Saturday, January 25, 2014

so you want to be a backup singer?

give me a wooden spoon and i'll sing out my soul.  it's true, i feel like i have way more soul than i might look like i have.  part of me thinks being a shoo bop girl would be fun.  or, minus the dancing, (which could also be fun) just blending with others around a microphone in the recording studio. this documentary was very insightful in terms of the voices that give our most popular entertainers their richness and verve.  you learn that, unfortunately, some were exploited for their voice and not given credit.  the overall tone of the movie is positive, however, with clips from famous songs and the history of backup singing in general. from gospel church choirs to artists like sting and michael jackson, "20 feet from stardom" is worth the watch.  plus, you can sing along and feel terribly hip doing so. 

les macarons

want a fun and challenging spot of color in your kitchen while you're waiting for spring?  try baking macarons.  they're not nearly as intimidating as i imagined.  a bit fussy? yes.  do you have to follow the science of baking?  without a doubt.  but these cookies are oh-so-rewarding when they turn out right.  i remember walking the streets of france two summers ago like it was today, three or four macarons in hand.  here at home, they are $1.50 each in french bakeries.  and now i know why--almond flour and labors of love.  even after only making them twice, i've learned some tips and tricks; everything from the fact that room temperature eggs really do matter and, that once on the cookie sheet, they need to sit for half an hour before baking so they develop the right shell. "melt in your mouth" is exactly the phrase what i want to use to describe how they taste right after they crumble, however cliché, especially when they are filled with lemon butter cream.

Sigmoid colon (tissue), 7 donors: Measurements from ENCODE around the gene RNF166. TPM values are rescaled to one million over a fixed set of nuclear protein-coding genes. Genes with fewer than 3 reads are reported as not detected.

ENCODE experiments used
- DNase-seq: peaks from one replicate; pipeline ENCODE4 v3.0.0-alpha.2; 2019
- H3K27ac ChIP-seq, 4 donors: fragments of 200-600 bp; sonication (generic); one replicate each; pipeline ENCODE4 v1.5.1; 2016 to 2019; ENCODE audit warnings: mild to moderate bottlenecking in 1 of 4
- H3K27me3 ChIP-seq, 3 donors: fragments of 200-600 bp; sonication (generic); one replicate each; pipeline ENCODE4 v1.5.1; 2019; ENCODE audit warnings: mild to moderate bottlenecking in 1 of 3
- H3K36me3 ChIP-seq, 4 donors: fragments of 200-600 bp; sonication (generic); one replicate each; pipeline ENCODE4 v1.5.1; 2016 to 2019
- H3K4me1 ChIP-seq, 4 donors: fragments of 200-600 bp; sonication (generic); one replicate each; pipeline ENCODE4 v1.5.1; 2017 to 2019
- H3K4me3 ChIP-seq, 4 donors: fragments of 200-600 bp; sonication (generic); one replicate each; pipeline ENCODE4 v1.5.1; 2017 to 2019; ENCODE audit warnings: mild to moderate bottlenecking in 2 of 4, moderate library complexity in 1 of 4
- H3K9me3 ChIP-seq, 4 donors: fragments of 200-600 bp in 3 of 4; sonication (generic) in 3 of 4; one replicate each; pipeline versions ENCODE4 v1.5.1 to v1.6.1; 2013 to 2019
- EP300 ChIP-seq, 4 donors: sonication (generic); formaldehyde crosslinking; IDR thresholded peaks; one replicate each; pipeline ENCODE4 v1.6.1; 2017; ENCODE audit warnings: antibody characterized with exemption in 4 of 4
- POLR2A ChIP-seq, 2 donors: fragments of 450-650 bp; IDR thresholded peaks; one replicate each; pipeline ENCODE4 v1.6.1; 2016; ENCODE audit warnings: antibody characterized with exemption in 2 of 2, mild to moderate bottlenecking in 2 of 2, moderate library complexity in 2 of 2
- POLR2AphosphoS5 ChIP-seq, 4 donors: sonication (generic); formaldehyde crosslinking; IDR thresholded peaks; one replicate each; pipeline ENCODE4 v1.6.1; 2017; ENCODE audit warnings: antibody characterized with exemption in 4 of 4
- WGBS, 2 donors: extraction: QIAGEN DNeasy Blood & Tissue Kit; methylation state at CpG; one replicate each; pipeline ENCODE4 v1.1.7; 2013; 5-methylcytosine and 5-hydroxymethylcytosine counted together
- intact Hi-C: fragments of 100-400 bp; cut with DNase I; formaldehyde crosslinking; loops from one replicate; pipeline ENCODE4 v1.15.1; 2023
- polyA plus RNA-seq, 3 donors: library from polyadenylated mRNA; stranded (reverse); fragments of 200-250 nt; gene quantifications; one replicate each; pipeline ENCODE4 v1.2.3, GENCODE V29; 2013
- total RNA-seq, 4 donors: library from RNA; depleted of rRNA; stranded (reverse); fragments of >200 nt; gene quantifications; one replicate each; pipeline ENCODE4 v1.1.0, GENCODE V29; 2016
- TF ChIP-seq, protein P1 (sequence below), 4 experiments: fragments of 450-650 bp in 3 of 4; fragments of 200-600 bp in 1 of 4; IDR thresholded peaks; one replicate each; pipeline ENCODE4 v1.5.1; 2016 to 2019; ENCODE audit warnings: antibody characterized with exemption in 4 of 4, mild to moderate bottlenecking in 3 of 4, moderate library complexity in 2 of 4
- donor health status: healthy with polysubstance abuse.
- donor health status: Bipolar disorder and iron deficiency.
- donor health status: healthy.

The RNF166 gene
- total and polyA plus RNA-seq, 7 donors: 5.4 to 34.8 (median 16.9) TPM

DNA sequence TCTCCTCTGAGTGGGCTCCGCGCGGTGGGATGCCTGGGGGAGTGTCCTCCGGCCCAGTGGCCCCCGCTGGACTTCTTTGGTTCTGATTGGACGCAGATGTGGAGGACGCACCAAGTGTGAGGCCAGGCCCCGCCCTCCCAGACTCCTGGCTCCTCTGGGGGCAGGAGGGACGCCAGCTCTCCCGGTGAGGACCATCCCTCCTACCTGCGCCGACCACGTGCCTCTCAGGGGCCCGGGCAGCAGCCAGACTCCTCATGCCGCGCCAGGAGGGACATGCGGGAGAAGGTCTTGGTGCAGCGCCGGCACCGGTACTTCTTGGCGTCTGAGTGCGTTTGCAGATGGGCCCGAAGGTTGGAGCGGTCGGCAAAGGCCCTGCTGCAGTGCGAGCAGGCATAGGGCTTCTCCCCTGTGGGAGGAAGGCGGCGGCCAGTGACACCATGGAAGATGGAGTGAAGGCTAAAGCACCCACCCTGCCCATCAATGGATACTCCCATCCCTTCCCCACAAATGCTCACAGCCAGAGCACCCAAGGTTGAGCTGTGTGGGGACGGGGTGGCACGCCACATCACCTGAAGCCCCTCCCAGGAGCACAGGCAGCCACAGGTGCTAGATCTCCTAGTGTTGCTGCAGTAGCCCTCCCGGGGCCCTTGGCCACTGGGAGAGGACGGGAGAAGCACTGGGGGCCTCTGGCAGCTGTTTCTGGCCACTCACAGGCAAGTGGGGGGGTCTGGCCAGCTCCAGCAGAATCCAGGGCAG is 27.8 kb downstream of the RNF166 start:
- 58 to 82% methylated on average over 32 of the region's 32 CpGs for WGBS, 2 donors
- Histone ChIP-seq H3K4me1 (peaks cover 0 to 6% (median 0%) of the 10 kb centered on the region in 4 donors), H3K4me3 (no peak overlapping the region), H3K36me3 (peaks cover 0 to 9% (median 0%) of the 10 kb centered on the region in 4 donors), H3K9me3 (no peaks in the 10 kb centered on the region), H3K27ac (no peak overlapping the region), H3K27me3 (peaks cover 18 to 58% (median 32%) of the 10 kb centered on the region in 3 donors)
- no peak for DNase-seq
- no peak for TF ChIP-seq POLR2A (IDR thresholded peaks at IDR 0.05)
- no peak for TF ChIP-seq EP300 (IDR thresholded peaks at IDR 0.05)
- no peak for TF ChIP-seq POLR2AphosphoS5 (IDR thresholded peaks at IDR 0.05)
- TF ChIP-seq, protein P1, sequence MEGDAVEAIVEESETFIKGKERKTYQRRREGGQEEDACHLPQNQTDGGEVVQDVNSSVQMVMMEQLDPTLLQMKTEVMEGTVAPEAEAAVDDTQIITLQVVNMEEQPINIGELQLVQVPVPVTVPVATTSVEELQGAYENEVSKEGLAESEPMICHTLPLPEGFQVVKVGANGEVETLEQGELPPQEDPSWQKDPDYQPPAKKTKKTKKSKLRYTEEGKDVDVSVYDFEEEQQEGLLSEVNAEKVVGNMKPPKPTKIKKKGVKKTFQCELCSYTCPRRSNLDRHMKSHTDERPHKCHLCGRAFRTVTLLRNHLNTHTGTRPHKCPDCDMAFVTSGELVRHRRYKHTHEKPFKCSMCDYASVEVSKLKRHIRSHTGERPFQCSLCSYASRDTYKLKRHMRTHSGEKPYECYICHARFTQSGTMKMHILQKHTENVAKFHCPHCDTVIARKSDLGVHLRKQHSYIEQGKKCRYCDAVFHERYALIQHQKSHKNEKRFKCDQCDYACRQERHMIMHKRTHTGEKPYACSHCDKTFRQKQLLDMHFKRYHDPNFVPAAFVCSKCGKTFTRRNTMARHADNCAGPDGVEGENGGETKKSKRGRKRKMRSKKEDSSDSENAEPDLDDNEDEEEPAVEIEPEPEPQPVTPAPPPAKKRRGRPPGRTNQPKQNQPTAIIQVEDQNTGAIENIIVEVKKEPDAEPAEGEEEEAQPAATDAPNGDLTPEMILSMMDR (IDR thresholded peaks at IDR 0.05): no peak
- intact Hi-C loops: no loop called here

Wednesday, January 15, 2014

hundreds...and millions